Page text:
Monday, April 29, 2013

The Muses Darling

Well over a year ago, nearer two maybe or even more, I’ve lost count, I finally finished writing a play I had wanted to write for more years than I can remember. Called THE MUSES DARLING it is about the supposed death of the Elizabethan poet/playwright Christopher Marlowe and how it is possible the death was faked, that he went into exile to Italy where he continued to write and the plays were produced under the name of William Shakespeare. Now I know it isn’t a original idea. It has been alleged for years together with the other contenders for Shakespeare’s plays, Francis Bacon, The Early of Oxford, and only recently I read an interesting novel titled THE SCHOOL OF NIGHT which has been on a shelf for ages and I am surprised, seeing the title, that I didn’t read it before writing the play. In the novel the author explores the theory of Marlowe’s alleged flight and authorship but ends rather lamely I think by saying more or less, “Well, okay, maybe Shakespeare, following in Marlowe’s footsteps, did write the plays after all.”
Elizabethan dramatists cooperated in the writing of plays. We know that Marlowe and Shakespeare worked at least once together and Marlowe wrote THE SPANISH TRAGEDY in conjunction with Kyd. I would imagine it was sometimes a collaborative effort by a number of writers such as half a dozen or more being credited with a modern sit-com. This brings us to the somewhat worrying point that we know very little about the man William Shakespeare. Every biography I’ve read, and I’ve read quite a few, is riddled with ‘we can presume,’ ‘we think,’ ‘maybe,’ ‘perhaps,’ ‘it could be that,’ ‘we believe,’ etcetera. It really is a very cloudy landscape. We don’t even know he went to school in Stratford as there is no record of it though some biographers insist without evidence that he must have done. All right, setting aside the lost years as they are known, setting aside his theatrical connections, among other things what worries me more than anything is the man’s behaviour after he retired and returned to Stratford. Here is the conundrum; for someone reputed to be the greatest poet playwright in the English language who produced such sublime works of art it seems very strange that he should spend his retirement collecting real estate and suing people left, right, and centre. No more poetry even? Not a single solitary piece of writing? No sitting down in front of the fire of an autumnal evening and penning another masterpiece? Another sonnet? How did he spend the evenings of his twilight years? Reading maybe. Ah, yes. But there is no mention in his will of a single solitary book and books were a valuable commodity at that time, and his own works seem to have been completely ignored. Perhaps we can make an excuse for him and suggest his eyesight was fading and reading had become too onerous. Well there was a possible answer to that; his daughter could have read for him - except for the fact she was illiterate!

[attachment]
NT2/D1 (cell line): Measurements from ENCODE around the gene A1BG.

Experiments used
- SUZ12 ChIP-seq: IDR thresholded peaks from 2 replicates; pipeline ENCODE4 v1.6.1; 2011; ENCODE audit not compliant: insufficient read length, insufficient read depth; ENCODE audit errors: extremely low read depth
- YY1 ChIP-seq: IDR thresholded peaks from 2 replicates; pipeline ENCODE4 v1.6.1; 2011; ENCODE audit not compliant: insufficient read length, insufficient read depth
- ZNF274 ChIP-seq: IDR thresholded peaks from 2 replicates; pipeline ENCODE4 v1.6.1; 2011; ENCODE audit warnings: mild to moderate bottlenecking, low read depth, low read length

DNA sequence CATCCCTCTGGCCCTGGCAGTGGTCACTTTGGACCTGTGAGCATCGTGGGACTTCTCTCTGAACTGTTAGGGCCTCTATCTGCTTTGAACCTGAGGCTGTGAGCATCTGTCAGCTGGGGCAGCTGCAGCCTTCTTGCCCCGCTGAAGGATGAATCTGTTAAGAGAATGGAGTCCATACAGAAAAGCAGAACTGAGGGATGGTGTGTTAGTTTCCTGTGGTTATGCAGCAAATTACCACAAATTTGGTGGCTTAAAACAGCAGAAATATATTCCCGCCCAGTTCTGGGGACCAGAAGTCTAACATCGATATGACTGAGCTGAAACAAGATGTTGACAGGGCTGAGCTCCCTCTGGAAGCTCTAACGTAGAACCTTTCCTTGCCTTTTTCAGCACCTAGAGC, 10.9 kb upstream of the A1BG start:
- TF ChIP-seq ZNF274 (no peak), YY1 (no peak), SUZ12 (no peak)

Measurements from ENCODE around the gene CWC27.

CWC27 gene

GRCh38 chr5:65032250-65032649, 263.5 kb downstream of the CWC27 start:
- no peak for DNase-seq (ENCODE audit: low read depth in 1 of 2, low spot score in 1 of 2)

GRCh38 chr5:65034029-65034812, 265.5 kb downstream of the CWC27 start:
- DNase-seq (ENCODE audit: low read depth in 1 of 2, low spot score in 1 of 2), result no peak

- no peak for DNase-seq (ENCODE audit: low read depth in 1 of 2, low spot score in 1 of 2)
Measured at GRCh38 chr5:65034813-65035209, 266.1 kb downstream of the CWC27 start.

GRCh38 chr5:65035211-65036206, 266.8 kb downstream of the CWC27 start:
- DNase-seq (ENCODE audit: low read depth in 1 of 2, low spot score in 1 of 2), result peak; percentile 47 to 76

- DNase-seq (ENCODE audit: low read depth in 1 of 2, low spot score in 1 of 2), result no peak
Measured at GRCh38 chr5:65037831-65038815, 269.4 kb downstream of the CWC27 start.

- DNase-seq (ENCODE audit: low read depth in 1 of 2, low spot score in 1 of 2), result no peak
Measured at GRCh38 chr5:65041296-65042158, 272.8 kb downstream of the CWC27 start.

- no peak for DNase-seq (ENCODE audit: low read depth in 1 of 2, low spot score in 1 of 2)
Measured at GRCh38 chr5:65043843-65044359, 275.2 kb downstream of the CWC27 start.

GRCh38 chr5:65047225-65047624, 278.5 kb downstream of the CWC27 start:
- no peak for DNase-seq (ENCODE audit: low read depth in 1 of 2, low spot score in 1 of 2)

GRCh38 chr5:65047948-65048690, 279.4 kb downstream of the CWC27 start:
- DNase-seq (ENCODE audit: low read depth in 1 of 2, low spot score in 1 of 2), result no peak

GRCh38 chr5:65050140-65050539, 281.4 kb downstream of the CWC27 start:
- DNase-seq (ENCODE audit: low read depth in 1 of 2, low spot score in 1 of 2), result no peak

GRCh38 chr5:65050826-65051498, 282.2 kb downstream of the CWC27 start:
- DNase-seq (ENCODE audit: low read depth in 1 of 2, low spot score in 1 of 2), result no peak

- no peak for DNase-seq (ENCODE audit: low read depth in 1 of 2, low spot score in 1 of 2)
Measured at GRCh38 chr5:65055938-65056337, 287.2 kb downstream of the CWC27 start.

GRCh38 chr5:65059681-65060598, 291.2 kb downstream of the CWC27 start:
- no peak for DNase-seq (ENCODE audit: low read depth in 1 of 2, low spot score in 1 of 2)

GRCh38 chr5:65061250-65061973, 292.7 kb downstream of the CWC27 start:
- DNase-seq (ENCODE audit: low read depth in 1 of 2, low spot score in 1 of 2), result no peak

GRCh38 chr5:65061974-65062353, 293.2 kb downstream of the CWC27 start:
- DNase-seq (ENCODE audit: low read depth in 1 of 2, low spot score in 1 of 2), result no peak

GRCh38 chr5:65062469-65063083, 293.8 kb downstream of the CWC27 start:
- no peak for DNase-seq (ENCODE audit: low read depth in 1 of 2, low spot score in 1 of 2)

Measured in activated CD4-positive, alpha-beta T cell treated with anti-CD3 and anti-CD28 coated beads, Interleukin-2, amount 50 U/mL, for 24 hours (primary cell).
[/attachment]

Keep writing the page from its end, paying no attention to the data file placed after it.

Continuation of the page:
Also rather strange, there is an early engraving of the Shakespeare memorial in Stratford which depicts him with hands folded on a woolsack, the symbol of a merchant. This was later changed to his hand holding a quill.
So back to THE MUSES DARLING. Having finished writing the play the next question is what to do with it? Big problem this as being a historical play of some proportion it is naturally full of characters and there is no commercial management who would think of producing it in the current financial climate. The only professional theatre I can see even considering it would be the National and the National unfortunately does not accept unsolicited material. So I decide to try university drama departments and societies, starting with personal contacts – firstly my old stomping ground James Madison in Virginia where I was for a while a faculty member. The result was an e-mail saying something like we’ll let you know. I doubt even now it has been read by anyone there. So on to David Harwell at the University of Alabama – highest praise for the play but no production, so on to Laurence Senelick at Tufts – the answer? No.
So what next? Cambridge obviously. Marlowe was Cambridge man, there is a Marlowe Society but, despite hammering away with half a dozen e-mails and actually sending them the play, there was no come back from Cambridge. Not a thank you, no thank you or kiss my arse. How many times a year does a university get the chance of producing a world premiere of what I consider to be a major play? So what next? Oxford followed by a round robin of a score of major universities both in the UK and the states? Result? Nothing, nix, niente, nada, tipota, excerpt for a possible interest from the University College of London but even that doesn’t seem to have come to anything.
Well, no one can accuse me of not trying. I have literary agent in London but he has done nothing for me for years so I don’t think I will be sending it to him, but the question is what next, if anything?

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